COLUMBIA, S.C. -- South Carolina Gov. Henry McMaster will announce temporary closures for schools across the state as more cases of coronavirus continue to emerge.
The Associated Press has learned the governor will announce today the closure of all schools, with the possibility of allowing those districts in counties with no known COVID-19 cases to conduct school Monday to prepare for distance learning.
The information comes from an official who is familiar with the decision but not authorized to discuss it publicly. Schools will be closed for two weeks, and food centers will be set up for students reliant on food provided in schools.
McMaster planned to hold a news conference at 4 p.m. Sunday.
On Friday, following President Donald Trump's declaration of a national emergency, McMaster declared a state of emergency in two counties where coronavirus has been the most severe in South Carolina. The governor closed schools in Kershaw and Lancaster counties, the only areas in the state at that time with evidence of community spread, meaning the source of the virus is unknown.
An executive order also suspended visitation at state and local correctional institutions in all of South Carolina's 46 counties and direct state health officials to restrict visitation at nursing homes and assisted living facilities. The governor also granted state agencies the ability to allow older or at-risk employees to work from home and has asked utility companies to not suspend or disconnect services for nonpayment.
On Saturday, state health officials said they were investigating six additional cases of COVID-19, bringing the statewide total to 19. Three of the new cases were from Beaufort County, where two people had known exposure to confirmed cases in another state, and the third had recently traveled internationally. All three people were isolated at home, according to the Department of Health and Environmental Control.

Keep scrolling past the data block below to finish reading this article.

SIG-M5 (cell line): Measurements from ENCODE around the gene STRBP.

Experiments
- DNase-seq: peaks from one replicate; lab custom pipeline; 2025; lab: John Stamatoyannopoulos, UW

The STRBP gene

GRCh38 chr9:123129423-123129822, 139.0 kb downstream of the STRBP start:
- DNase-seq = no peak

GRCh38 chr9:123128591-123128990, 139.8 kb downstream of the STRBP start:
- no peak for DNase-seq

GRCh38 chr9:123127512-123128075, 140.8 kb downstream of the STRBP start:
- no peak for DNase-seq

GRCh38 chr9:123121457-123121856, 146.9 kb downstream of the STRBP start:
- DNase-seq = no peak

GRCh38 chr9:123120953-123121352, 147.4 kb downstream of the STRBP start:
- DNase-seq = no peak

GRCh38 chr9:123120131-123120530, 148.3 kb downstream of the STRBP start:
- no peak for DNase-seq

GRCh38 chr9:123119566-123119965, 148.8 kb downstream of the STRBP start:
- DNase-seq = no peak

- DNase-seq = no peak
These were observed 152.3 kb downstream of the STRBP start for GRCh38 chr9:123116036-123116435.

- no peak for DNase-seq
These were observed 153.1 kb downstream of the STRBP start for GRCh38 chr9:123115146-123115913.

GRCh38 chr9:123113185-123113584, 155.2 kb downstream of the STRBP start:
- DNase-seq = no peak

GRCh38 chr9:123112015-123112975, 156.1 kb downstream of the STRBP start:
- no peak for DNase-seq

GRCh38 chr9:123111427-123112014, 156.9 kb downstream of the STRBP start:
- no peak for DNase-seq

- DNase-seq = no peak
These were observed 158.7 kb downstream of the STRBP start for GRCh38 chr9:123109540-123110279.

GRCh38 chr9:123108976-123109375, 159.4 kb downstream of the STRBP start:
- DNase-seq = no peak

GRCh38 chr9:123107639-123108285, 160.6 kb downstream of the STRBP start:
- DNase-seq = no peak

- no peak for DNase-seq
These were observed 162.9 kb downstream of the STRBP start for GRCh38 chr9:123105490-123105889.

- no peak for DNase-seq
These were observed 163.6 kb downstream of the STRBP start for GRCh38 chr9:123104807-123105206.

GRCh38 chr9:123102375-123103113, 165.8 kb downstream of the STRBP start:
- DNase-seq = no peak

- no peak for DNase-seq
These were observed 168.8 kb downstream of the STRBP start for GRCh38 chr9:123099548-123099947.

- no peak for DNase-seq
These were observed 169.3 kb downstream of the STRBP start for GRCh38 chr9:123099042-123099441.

No source of exposure had been identified for two people in Kershaw County, who were hospitalized in isolation. Another person in Lexington County was also hospitalized in isolation and had no recent travel to an infected area or known exposure to another case.
Last week, the University of South Carolina - the state's largest university - canceled classes for its 35,000 students at its main Columbia campus and in Lancaster, Sumter, Aiken and Salkehatchie until March 22, extending this week's spring break and moving to virtual instruction when students return. Other schools, including South Carolina State University, Coastal Carolina University and Furman University, also canceled classed until March 22.
McMaster's latest move shows the escalating decision-making process as the outbreak continues. On Wednesday, he stressed that “schools should continue to remain open and provide instruction.” Some Democratic state lawmakers have called on the governor to allow the activation of emergency resources to cover health needs and response efforts.
For most people, the new coronavirus causes only mild or moderate symptoms, such as fever and cough. For some, especially older adults and people with existing health problems, it can cause more severe illness, including pneumonia. The vast majority of victims recover.